• Not suitable for exposure to rain
  • Low-quality versions won’t be durable in a sunroom

Is Tile Flooring Ideal for a Sunroom?

Tile is a common choice for sunroom flooring in warm, humid climates. Many types of tile are heat and fade resistant. This flooring is also waterproof, making it perfect for rooms that are open to the elements. You can sweep and mop tile floors easily. However, tile flooring can be difficult to vacuum. Still, it handles heavy traffic and spills.

But tile can crack when your kids run through the sunroom in their cleats or your cat drops a potted plant on the floor. Tile also makes for a hard landing if you or a toddler trip and fall. Still, you can throw a rug onto the floor to make it more comfortable and protect it from damage.


  • Stays cool in the summer
  • Easy to clean
  • Create unique patterns and mosaics


  • Intolerant to extreme conditions
  • Not ideal for cold climates
  • More fragile than some other options

Installing Vinyl Floors in Sunrooms

Vinyl is one of the most waterproof materials around. In fact, it’s used to make pipes and shower curtain liners. Therefore, you might want to consider it for a sunroom. It holds up well to heavy traffic, spills and falling pots. It can feel cool underfoot. However, it’s not as refreshing as tile.

Because vinyl comes in planks, it’s easy to install yourself. It can be a budget-friendly option for sunroom flooring, giving you a chance to show off your style without breaking the bank. It offers an affordable flooring option for every room, helping you maintain a cohesive look throughout your home.

However, vinyl can become brittle when it’s exposed to intense sunlight. Therefore, it might not be the best choice for a sunroom with lots of windows. Using plants, furniture and throw rugs strategically can protect this type of flooring and help it last longer.


  • Waterproof
  • Easy to install yourself
  • Comes in unique and traditional designs
  • Slip resistant


  • Susceptible to fading
  • Deteriorates in bright sunlight

Laminate Flooring for Sunrooms

Laminate is a combination of materials that are engineered for affordability and ease of use. Layers of high-density fiberboard are pressed together to create the planks. This material is covered with a melamine laminate that is printed to mimic any material, including hardwood and tile. The laminate is covered by a clear, protective coating, which prevents moisture from penetrating the planks and safeguards the surface from wear and tear.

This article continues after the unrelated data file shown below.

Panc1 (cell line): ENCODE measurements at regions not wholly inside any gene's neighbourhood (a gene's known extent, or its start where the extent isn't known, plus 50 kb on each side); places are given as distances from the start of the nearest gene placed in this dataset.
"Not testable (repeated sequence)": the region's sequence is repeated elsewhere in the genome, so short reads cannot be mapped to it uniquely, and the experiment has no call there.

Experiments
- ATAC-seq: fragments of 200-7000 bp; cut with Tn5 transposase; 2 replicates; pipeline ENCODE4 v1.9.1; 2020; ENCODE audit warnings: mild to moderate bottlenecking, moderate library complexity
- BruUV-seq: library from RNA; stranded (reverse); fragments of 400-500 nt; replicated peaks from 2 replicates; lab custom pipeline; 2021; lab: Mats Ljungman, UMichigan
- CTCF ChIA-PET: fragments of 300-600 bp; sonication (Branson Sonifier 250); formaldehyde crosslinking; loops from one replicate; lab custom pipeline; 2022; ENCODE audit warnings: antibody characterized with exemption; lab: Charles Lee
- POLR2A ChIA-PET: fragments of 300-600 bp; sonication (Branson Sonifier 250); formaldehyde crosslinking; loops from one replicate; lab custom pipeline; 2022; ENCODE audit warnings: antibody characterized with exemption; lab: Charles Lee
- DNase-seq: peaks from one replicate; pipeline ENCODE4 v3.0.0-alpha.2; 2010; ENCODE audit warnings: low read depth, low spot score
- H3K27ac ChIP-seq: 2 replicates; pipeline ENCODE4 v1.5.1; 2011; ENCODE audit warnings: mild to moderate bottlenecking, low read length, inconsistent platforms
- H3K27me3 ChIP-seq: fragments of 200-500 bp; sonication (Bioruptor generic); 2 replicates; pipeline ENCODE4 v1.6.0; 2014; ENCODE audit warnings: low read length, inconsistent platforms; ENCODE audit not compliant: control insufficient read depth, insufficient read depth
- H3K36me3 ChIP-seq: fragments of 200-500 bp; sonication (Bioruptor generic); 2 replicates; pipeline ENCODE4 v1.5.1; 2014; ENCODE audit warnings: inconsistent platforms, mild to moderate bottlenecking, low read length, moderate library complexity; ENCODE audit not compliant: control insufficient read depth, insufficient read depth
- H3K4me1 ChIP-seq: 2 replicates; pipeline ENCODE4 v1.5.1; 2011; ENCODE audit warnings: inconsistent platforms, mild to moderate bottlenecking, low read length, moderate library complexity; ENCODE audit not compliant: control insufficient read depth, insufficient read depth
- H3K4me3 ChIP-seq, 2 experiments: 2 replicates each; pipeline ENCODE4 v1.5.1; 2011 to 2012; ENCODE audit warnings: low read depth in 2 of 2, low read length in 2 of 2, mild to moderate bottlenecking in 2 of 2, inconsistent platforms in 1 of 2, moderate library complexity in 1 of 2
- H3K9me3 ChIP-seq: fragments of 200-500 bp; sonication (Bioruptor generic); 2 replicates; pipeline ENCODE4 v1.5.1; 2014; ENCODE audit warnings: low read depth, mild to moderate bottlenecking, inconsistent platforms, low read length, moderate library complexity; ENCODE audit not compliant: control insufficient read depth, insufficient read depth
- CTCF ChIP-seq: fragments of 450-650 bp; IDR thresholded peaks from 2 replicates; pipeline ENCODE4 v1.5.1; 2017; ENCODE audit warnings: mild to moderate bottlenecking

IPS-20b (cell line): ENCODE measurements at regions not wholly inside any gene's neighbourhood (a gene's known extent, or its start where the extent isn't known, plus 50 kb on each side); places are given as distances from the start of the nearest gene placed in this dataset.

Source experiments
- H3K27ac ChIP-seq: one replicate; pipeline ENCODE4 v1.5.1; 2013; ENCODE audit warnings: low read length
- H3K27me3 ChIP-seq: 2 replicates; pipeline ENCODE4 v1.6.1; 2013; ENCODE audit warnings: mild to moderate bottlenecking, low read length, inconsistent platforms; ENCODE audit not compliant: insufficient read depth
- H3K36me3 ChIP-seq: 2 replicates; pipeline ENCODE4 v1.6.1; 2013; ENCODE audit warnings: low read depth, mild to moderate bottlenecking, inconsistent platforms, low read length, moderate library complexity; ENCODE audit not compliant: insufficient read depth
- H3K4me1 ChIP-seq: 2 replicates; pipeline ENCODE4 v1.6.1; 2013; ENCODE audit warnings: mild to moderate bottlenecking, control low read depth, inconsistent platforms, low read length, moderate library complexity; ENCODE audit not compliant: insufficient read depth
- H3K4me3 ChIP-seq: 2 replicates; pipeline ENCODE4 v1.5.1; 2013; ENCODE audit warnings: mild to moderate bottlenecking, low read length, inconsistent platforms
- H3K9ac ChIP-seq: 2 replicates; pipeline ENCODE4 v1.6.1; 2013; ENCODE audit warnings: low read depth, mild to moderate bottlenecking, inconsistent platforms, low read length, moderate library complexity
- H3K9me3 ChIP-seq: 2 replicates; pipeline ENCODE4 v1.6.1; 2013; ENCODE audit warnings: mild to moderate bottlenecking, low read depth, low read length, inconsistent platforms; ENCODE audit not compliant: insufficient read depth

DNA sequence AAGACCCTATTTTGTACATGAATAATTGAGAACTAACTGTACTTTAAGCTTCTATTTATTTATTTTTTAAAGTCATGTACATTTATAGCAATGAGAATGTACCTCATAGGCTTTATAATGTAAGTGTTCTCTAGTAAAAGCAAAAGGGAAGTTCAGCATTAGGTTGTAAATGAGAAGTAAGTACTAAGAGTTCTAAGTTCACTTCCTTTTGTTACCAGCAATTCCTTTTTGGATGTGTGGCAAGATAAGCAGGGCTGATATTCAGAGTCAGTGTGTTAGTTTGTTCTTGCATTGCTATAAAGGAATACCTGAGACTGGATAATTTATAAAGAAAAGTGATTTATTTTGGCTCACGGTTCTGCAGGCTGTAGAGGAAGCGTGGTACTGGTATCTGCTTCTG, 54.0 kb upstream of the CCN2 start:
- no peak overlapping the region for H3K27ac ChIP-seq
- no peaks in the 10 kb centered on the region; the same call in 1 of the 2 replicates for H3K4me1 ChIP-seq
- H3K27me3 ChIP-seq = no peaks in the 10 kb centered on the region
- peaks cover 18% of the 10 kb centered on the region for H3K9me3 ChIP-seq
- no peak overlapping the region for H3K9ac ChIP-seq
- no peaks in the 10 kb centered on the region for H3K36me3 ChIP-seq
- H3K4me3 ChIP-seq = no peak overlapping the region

• Springy and comfortable underfoot
  • May resist fading better than vinyl
  • Easy to clean


  • Not the most waterproof option
  • Can’t be exposed to the elements
  • Not as tolerant of heavy foot traffic as other materials

What About Carpet in a Sunroom?

Putting carpeting in a sunroom protects the floor from foot traffic, moisture and sunlight. While carpet makes the room feel comfortable and welcoming, it isn’t always the best choice.

Carpet traps dirt particles, preventing them from entering the rest of the home. But you might have to spend extra time cleaning the rug in your sunroom. You should avoid traditional rugs and carpeting if your sunroom is humid.

However, you might opt for an indoor-outdoor carpet, which won’t absorb moisture. Carpet tiles are another great choice that you can easily reinstall if they become damaged.


  • Comfortable underfoot
  • Protects the floor from dirt, fading and damage
  • Wide selection available
  • Reacts well to extreme temperature changes


  • Gets dirty easily
  • Absorbs moisture
  • Increases the risk of mold and mildew growth

How to Make the Best Choice

If you can’t decide, research a few different materials. Talk to experts that can help you envision the final results. Does a particular aesthetic attract your interest? Once you select a few options, think about their benefits and disadvantages for your lifestyle. Which one fits best with your budget? The best choice will begin to make itself apparent.